AT&T Beams Up HSUPA



AT&T Mobility says it will deploy High Speed Uplink Packet Access (HSUPA) in its currrent 3G network so users can enjoy uplink speeds between 500 and 800 Kbps.

According to AT&T, HSUPA will be available in all but the few remaining AT&T 3G markets and will be included in all future deployments. The new upload speeds complement AT&T’s 3G download capabilities, which currently offer up to 1.4 Mbps across all markets for customers who have capable devices, such as AT&T’s LaptopConnect wireless modems.

AT&T Video Share, which allows users to share live video over wireless phones while on a voice call, is one application that really shines with faster upstream speeds.

The Apple 3G iPhone will likely be announced on the 9th and released by AT&T on the 18th or 19th of June 2008. AT&T Video Share is sure to be a featured attraction.

“The ability to quickly upload large files from a laptop is no longer a luxury — it’s a necessity,” said Kris Rinne, senior vice president of Architecture and Planning for AT&T’s wireless operations. “By fully deploying HSUPA across our 3G footprint, we not only meet the current needs of our customers but also lay the path for our continued evolution to even faster wireless broadband capabilities.”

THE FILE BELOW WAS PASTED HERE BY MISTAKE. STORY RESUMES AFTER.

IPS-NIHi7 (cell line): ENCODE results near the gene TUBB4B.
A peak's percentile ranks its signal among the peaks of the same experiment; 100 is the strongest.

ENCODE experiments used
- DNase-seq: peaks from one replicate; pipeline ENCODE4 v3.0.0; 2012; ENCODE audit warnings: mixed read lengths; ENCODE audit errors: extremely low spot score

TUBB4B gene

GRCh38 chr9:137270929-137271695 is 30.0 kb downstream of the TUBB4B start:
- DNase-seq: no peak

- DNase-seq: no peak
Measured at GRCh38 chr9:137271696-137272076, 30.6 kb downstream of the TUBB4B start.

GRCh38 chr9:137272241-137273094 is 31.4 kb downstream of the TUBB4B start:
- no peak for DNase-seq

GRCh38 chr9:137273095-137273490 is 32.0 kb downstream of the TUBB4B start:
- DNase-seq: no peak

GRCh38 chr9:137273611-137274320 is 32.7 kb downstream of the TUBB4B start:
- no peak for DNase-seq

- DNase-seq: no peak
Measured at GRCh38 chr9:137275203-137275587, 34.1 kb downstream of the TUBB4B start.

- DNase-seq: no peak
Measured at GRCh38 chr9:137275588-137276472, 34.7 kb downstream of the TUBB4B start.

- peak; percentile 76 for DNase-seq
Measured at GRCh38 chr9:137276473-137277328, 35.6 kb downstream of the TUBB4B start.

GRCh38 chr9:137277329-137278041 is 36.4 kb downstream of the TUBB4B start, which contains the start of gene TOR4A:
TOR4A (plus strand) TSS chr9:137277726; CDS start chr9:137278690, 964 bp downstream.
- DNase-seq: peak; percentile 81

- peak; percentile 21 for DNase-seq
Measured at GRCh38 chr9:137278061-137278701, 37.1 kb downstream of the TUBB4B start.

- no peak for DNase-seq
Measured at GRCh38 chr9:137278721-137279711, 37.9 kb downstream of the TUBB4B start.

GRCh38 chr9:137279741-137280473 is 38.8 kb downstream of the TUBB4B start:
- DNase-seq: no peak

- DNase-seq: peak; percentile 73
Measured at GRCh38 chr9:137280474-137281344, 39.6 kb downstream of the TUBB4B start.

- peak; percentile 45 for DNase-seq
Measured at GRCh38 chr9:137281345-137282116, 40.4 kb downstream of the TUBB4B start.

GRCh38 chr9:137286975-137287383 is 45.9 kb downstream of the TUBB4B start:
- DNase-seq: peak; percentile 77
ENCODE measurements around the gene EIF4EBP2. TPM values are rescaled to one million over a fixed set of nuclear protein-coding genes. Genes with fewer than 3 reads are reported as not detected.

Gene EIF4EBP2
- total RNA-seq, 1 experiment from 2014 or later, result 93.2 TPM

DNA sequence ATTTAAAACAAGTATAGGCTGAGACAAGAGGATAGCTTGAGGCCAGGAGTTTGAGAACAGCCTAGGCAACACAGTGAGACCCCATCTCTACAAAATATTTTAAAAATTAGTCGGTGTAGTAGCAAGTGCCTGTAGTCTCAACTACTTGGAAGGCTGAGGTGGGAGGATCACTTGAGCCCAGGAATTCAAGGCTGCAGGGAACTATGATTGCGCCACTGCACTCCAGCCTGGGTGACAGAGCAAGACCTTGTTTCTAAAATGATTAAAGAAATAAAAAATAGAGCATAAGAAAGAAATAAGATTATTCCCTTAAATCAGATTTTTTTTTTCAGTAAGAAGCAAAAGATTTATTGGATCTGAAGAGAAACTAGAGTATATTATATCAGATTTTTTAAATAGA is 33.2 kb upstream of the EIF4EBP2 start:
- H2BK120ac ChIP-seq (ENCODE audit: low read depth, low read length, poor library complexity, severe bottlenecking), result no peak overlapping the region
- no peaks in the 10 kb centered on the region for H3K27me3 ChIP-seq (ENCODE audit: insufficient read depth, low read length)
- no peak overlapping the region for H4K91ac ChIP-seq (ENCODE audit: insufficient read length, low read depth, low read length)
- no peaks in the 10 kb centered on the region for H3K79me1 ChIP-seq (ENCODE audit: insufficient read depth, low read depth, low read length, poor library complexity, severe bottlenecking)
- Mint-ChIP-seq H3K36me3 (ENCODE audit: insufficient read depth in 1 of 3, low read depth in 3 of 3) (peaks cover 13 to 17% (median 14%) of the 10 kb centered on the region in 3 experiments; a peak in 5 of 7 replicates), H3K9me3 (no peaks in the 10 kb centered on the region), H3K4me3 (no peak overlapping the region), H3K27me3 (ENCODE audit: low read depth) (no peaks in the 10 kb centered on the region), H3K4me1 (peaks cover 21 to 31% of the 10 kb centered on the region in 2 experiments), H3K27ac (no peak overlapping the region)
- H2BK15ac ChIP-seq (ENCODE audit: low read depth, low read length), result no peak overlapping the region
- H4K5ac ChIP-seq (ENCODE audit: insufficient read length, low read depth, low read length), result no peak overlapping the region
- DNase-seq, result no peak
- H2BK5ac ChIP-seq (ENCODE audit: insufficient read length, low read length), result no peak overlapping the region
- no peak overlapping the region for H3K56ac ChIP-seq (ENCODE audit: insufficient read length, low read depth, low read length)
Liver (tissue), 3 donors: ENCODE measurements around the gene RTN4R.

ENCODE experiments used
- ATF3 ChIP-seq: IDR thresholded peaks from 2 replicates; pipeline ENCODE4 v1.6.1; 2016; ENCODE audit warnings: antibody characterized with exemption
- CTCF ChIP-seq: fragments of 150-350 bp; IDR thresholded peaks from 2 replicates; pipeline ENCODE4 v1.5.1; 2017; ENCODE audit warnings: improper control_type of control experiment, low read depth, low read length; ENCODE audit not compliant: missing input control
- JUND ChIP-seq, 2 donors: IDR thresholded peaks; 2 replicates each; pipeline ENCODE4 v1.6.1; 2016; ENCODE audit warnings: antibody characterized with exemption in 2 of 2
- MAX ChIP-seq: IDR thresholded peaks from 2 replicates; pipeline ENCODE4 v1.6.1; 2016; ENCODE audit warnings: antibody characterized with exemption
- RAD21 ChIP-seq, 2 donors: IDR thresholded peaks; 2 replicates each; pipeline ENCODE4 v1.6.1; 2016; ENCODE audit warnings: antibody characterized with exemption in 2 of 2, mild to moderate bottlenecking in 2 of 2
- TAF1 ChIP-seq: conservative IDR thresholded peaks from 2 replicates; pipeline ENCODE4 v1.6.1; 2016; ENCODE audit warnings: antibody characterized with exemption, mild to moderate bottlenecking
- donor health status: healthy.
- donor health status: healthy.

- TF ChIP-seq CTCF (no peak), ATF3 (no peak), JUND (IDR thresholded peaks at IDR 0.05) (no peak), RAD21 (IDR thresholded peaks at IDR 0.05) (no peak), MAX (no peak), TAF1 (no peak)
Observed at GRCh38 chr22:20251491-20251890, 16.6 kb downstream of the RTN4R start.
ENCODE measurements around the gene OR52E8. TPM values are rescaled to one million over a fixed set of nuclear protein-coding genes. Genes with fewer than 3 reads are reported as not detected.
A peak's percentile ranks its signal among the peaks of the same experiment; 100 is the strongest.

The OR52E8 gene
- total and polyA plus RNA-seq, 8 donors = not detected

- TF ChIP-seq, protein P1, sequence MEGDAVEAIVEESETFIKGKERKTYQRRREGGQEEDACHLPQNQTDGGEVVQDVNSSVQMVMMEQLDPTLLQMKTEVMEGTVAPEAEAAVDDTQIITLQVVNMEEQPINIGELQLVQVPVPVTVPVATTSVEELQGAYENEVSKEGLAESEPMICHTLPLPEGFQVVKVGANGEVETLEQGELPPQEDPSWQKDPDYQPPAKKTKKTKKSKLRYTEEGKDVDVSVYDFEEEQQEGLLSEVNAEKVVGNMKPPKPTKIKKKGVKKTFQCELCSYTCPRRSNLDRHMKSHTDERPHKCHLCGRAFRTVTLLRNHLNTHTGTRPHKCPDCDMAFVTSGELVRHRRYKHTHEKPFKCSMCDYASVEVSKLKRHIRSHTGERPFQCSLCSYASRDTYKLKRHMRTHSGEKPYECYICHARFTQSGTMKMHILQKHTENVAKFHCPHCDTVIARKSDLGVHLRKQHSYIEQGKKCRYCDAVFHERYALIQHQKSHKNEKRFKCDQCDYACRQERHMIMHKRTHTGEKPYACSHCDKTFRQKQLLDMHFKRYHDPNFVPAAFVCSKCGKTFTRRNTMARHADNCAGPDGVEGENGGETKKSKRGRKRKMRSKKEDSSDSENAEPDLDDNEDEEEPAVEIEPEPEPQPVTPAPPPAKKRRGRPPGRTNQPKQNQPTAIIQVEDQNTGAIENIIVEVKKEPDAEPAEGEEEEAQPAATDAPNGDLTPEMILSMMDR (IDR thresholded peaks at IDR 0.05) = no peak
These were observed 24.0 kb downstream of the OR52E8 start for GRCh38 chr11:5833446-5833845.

HSUPA adds both the upstream capacity and low latency necessary to support applications like VoIP, videoconferencing and multiplayer gaming. Its CDMA counterpart, EV-DO Revision A, will be used by Sprint to extend its Direct Connect for push-to-talk.

AT&T says they will have invested more than $20 billion in network improvements and upgrades between 2005 and 2008. AT&T recently shut down its older TDMA network, allowing the company to reuse valuable 850 MHz spectrum to expand and enhance 3G markets.

AT&T plans to adopt LTE (Long Term Evolution) technology to reach even higher speeds in the long term.

Computerworld tested cellular modem options from AT&T, Verizon and Sprint.

3G Networks — Test Results

AT&T Sprint Verizon
Peak download speed 1.6Mbit/sec. 1.2Mbit/sec. 1.3Mbit/sec.
Average download speed 755Kbit/sec. 494Kbit/sec. 592Kbit/sec.
Average upload speed 484Kbit/sec. 294Kbit/sec. 232Kbit/sec.
Connection time 3.0 seconds 3.7 seconds 5.6 seconds
Time to load Web page .228 seconds .224 seconds .230 seconds
Battery life lowered by 40 minutes 1 hour 20 minutes

Without a two-year contract, AT&T’s top DataConnect plan costs $80/month, while Sprint’s average upload speed was 294Kbit/sec with Verizon turning in similar speeds. All the cellular carriers now have a 5 GB cap. Speed and reliability depend on a variety of conditions, such as how far you are from a cell tower, number of users connected in your vicinity, and how much data they’re moving.

GSMworld, Engadget and HSUPA.com lists devices that can utilize the upstream speed. AT&T’s LTE, the next evolutionary step for cellular providers, is like 2-3 years down the road.

One more thing.

If Apple wanted to offer a $399 Mobile WiMAX/WiFi device based on their phone-less iTouch, nobody could stop them. Will an Atom-based iTouch for Sprint/Clearwire customers be announced? It seems unlikely doesn’t it — but never say never. Later, maybe. Sprint’s Instinct will be available June 20.

Posted by Sam Churchill on .

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